# An oil drop of 12 excess electrons is held stationary under a constant electric field of 2.55 × 104 N C−1 (Millikan’s oil drop experiment). The density of the oil is 1.26 g cm−3. - Physics

Numerical

An oil drop of 12 excess electrons is held stationary under a constant electric field of 2.55 × 104 N C−1 (Millikan’s oil drop experiment). The density of the oil is 1.26 g cm−3. Estimate the radius of the drop. (g = 9.81 m s−2; e = 1.60 × 10−19 C).

#### Solution

Excess electrons on an oil drop, n = 12

Electric field intensity, E = 2.55 × 104 N C−1

Density of oil, ρ = 1.26 gm/cm3 = 1.26 × 103 kg/m3

Acceleration due to gravity, g = 9.81 m s−2

Charge on an electron, e = 1.6 × 10−19 C

Radius of the oil drop = r

Force (F) due to electric field E is equal to the weight of the oil drop (W)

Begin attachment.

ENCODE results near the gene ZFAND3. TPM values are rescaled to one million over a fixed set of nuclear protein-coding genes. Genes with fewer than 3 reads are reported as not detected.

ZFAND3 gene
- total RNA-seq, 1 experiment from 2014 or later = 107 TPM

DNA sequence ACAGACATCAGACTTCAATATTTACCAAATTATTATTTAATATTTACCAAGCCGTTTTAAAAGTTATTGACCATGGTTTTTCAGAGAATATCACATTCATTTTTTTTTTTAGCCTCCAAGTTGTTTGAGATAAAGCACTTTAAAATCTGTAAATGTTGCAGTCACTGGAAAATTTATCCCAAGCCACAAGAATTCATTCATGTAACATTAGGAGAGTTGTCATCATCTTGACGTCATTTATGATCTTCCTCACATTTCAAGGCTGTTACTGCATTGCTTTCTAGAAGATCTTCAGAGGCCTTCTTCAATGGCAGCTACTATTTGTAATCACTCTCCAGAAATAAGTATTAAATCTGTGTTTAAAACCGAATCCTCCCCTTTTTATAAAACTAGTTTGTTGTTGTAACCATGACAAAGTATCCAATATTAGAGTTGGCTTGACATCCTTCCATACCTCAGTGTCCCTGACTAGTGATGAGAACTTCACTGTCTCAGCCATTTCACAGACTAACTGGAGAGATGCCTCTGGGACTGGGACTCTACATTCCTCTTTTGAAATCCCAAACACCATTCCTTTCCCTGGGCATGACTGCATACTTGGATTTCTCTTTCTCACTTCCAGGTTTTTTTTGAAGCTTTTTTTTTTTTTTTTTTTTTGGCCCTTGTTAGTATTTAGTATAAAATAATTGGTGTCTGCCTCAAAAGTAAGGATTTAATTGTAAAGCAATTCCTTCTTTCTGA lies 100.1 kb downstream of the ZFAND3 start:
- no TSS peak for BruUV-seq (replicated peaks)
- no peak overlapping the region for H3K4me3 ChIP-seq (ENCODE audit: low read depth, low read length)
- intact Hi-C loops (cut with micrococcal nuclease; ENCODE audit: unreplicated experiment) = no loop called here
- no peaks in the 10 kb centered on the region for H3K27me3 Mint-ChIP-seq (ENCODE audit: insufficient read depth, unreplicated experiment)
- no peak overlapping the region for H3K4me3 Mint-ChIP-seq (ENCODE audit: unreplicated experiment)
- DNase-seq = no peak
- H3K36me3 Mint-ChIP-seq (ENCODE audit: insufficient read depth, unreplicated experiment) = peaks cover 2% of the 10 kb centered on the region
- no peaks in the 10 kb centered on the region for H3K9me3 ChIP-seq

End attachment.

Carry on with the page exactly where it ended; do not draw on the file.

F = W

Eq = mg

Ene = 4/3pi"r"^3 xx rho xx "g"

Where,

q = Net charge on the oil drop = ne

m = Mass of the oil drop

= Volume of the oil drop × Density of oil

= 4/3 pi"r"^3 xx rho

∴ "r" = root(3)((3"Ene")/(4pirho"g"))

= root(3)((3 xx 2.55 xx 10^4 xx 12 xx 1.6 xx 10^-19)/(4 xx 3.14 xx 1.26 xx 10^3 xx 9.81))

= root(3)(946.09 xx 10^-21)

= 9.82 xx 10^-7 m

= 9.82 × 10−4 mm

Therefore, the radius of the oil drop is 9.82 × 10−4 mm.

Concept: Electric Field - Physical Significance of Electric Field
Is there an error in this question or solution?
Chapter 1: Electric Charges and Fields - Exercise [Page 48]

#### APPEARS IN

NCERT Physics Part 1 and 2 Class 12
Chapter 1 Electric Charges and Fields
Exercise | Q 1.25 | Page 48
NCERT Class 12 Physics Textbook
Chapter 1 Electric Charge and Fields
Exercise | Q 25 | Page 48
Share